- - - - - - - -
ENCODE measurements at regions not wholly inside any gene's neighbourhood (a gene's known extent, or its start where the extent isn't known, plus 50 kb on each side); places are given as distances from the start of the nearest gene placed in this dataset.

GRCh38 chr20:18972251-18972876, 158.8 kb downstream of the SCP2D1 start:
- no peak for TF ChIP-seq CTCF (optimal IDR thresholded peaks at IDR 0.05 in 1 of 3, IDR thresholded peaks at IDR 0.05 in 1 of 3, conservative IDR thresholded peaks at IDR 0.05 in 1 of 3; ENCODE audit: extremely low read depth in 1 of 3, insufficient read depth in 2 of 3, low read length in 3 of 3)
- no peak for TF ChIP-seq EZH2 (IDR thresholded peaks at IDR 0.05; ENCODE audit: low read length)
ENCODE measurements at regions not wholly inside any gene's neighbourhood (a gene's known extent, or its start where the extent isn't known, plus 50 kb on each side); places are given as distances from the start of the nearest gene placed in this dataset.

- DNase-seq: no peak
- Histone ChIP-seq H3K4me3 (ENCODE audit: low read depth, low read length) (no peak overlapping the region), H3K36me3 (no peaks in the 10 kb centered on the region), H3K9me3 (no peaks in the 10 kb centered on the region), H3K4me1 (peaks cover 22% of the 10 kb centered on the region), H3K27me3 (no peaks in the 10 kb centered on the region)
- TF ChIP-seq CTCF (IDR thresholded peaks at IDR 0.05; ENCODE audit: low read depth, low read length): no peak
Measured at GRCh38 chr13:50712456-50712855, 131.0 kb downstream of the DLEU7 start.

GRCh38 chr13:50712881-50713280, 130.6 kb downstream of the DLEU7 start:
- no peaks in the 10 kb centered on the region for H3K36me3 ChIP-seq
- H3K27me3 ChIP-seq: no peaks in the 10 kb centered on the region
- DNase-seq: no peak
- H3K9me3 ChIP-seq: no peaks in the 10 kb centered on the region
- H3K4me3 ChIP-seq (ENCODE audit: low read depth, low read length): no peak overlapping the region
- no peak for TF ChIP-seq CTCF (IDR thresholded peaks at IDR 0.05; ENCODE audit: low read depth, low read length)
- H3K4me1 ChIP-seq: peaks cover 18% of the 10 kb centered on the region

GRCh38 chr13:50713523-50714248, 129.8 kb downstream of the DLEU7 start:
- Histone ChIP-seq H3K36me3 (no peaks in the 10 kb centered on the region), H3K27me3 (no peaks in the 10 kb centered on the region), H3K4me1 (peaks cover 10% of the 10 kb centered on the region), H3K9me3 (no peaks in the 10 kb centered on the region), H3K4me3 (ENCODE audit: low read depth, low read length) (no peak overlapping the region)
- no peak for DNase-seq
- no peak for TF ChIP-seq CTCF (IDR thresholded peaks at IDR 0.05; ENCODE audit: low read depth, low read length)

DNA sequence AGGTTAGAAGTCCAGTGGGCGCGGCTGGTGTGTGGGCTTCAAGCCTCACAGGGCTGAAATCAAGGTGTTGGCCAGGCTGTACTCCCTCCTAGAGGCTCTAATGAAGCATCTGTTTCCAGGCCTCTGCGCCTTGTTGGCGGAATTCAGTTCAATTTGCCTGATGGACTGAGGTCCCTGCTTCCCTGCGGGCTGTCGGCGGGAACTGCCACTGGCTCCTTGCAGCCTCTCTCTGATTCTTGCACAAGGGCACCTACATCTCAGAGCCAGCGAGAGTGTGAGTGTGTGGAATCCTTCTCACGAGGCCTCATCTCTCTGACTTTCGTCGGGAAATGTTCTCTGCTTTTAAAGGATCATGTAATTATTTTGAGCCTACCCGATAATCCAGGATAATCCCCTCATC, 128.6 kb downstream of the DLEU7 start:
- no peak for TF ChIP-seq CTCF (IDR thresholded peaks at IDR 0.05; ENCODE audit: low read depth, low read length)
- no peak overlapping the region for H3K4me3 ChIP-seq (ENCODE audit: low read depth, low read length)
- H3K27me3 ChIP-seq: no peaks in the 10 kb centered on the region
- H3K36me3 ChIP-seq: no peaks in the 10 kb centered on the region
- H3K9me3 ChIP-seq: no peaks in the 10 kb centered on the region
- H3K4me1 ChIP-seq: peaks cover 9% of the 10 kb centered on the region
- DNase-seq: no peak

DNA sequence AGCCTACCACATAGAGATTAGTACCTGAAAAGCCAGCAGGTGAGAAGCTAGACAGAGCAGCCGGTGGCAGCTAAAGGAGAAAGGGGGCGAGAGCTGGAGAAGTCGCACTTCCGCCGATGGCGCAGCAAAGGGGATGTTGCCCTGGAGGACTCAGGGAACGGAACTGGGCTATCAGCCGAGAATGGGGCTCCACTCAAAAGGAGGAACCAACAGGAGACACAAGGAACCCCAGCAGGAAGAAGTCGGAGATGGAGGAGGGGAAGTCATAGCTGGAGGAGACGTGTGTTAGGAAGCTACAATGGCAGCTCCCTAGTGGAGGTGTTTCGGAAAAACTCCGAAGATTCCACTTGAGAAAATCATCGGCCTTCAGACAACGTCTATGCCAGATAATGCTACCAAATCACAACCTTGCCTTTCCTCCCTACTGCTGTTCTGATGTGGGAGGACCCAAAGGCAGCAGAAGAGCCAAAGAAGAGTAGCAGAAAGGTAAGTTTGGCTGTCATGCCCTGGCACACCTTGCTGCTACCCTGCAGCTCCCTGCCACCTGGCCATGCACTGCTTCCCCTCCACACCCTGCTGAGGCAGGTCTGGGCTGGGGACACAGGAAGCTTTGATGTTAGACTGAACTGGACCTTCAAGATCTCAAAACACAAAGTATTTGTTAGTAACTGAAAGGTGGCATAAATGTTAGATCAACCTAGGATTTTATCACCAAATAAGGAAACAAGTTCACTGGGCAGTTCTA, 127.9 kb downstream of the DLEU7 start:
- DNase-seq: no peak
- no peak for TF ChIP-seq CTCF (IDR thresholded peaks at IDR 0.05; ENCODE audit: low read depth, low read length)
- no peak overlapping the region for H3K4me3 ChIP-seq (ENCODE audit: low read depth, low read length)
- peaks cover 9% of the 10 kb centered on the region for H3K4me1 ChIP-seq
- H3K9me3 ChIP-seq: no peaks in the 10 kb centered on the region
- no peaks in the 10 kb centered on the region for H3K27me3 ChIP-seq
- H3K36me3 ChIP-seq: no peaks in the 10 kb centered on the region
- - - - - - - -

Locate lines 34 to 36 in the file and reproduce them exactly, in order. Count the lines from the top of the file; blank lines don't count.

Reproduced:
- peaks cover 9% of the 10 kb centered on the region for H3K4me1 ChIP-seq
- H3K9me3 ChIP-seq: no peaks in the 10 kb centered on the region
- no peaks in the 10 kb centered on the region for H3K27me3 ChIP-seq